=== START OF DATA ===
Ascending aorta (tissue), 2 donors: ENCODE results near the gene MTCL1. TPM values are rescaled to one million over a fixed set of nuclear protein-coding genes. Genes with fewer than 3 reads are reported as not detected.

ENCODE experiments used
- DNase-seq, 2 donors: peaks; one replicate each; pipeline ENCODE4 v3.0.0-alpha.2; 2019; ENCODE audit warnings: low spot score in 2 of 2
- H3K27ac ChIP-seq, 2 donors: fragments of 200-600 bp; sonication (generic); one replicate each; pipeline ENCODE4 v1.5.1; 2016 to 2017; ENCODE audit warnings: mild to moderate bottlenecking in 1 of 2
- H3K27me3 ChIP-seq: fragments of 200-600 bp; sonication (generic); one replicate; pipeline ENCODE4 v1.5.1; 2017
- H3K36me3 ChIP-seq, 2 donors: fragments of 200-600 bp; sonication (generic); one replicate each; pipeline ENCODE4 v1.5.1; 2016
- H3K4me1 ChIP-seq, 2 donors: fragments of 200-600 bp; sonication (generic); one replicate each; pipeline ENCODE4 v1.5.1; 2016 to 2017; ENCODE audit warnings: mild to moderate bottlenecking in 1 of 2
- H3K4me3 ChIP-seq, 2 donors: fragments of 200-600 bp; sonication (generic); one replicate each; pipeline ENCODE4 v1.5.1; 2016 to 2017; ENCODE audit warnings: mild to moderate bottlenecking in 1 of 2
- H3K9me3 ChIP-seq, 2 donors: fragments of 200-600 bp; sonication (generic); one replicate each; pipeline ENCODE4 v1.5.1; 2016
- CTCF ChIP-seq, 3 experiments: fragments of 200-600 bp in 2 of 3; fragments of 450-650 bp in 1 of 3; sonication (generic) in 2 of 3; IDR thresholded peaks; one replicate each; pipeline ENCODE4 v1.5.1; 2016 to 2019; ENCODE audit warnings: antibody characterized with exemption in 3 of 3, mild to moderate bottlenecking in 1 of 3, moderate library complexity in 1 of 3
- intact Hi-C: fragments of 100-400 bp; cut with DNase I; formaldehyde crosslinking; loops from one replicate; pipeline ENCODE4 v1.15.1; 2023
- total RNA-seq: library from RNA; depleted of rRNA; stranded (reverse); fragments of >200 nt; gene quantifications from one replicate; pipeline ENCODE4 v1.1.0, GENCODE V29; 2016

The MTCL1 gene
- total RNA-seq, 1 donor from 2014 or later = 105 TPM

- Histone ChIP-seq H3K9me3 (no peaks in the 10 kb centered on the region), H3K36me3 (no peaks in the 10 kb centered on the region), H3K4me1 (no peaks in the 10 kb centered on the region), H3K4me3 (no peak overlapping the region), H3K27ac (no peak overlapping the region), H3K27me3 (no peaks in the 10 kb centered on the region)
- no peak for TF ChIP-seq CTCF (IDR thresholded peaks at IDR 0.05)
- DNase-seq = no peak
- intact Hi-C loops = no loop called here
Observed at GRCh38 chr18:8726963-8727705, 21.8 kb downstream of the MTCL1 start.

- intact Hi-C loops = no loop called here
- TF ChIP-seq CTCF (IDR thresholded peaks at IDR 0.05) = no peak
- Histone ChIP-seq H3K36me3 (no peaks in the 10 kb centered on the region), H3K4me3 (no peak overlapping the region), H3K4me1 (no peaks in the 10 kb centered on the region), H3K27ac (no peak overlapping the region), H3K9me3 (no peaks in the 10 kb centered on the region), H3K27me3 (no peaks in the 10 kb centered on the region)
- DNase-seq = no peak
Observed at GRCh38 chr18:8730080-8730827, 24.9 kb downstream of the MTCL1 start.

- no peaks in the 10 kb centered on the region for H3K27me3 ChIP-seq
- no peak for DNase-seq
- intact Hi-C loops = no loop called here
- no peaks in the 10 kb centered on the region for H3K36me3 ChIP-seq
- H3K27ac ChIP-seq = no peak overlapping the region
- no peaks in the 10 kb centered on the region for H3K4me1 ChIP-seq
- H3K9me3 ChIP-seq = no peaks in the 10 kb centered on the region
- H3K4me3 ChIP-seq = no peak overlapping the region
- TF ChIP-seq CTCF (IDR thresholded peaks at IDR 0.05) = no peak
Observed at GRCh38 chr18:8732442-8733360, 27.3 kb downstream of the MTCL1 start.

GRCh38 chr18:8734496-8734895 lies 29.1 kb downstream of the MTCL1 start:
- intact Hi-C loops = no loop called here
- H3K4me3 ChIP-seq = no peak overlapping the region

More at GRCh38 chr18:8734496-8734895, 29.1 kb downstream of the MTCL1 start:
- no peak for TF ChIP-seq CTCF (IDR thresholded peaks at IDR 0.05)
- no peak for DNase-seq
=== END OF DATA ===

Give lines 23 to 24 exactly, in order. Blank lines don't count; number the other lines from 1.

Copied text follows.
- DNase-seq = no peak
Observed at GRCh38 chr18:8730080-8730827, 24.9 kb downstream of the MTCL1 start.